Childish, puerile and obsessed with sex, radical underachievers Dante Hicks (O'Halloran) and Randal Graves (Anderson) - the titular stars of Kevin Smith's 1994 no-budget cult favourite, 'Clerks' - are back and the last decade hasn't made them grow up any. In this sequel, Smith takes an affectionate look back at the characters that kick-started his career. Now thirtysomething, they're still working entry level jobs in New Jersey. The only difference is that they've moved their dodging off work, pop culture dissections and politically incorrect scatological obsessions down the road from the Quick Stop convenience store setting of 'Clerks' to a soulless fast food joint called Mooby's.
An actual budget - ie this time round Smith didn't have to max his credit cards out to make the film - means that 'Clerks II' is shot in colour and even has some semblance of a plot. It's the last day at work for an engaged Dante who is about to move to a new life in Florida with his hot but very domineering fiancée (Smith's wife Schwalbach). This means that Randal will be left behind in New Jersey, to torment the customers and innocently dim co-worker Elias (a lovable Fehrman) with involved, pointless debates about film trilogies - 'Star Wars' versus 'The Lord of the Rings' - religion, 'Transformers' and Anne Frank/Helen Keller mix-ups. Dante should be thrilled with his golden get-out ticket but there's a complicating factor; he's got more than employee-type feelings for their boss, Becky (the gorgeous Dawson).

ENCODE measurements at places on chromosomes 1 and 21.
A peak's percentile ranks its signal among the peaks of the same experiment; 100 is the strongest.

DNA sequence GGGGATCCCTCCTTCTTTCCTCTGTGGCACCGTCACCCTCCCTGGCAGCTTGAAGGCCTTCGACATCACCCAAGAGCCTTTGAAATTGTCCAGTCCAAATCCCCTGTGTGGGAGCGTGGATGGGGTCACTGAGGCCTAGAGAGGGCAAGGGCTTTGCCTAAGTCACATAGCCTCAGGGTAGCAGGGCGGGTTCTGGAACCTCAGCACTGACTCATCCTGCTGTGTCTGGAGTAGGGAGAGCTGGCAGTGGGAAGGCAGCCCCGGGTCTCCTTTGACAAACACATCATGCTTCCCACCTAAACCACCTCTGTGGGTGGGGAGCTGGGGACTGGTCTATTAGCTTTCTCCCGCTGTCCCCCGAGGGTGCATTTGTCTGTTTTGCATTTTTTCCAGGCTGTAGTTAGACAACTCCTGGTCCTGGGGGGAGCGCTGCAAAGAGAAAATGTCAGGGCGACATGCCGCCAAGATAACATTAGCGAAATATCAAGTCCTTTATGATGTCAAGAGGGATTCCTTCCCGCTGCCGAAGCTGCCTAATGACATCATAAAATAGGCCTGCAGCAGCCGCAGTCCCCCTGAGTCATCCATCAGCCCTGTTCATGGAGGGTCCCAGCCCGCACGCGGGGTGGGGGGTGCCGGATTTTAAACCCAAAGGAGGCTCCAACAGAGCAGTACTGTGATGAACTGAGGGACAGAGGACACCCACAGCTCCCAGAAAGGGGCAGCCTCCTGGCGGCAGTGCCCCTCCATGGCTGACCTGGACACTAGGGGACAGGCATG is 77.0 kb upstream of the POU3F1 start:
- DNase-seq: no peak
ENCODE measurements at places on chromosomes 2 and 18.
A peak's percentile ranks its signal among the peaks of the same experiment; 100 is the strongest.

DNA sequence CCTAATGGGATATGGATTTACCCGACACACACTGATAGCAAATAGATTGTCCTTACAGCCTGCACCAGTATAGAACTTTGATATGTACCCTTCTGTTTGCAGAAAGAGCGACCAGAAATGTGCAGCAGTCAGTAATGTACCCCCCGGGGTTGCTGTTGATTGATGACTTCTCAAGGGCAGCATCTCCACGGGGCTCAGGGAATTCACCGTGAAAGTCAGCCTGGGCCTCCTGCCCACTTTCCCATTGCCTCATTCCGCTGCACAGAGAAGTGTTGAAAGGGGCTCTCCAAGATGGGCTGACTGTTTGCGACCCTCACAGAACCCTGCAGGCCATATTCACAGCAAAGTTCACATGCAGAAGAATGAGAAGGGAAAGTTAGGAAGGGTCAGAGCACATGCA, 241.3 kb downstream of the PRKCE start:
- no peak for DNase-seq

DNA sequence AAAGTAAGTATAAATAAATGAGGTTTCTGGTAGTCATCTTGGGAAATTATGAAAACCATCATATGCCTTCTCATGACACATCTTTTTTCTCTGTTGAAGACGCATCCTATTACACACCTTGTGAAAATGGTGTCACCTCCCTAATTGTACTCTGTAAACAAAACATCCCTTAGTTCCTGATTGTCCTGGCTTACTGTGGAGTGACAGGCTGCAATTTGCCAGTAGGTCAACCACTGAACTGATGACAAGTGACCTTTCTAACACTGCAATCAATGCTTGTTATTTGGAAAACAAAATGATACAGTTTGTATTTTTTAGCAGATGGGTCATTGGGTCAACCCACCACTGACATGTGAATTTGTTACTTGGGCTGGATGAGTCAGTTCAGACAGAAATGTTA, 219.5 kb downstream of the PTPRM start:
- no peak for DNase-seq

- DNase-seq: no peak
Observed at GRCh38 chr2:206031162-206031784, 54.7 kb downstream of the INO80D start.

Throw in the reappearance of Jay (Mewes) and Silent Bob (Smith), fresh out of rehab but still dealing, as the cornerboy slacker chorus; a truly amazing, and very un-Smith-like, exuberant musical number set to The Jackson Five's 'ABC'; a going away party involving "inter-species erotica" aka donkey sex and the culmination of a touching romance - between Dante and Randal, that is - and you've got another Smith-style quirky universe that is bound to be quoted from and loved by dossers everywhere. Unashamed nostalgia, and funny with it.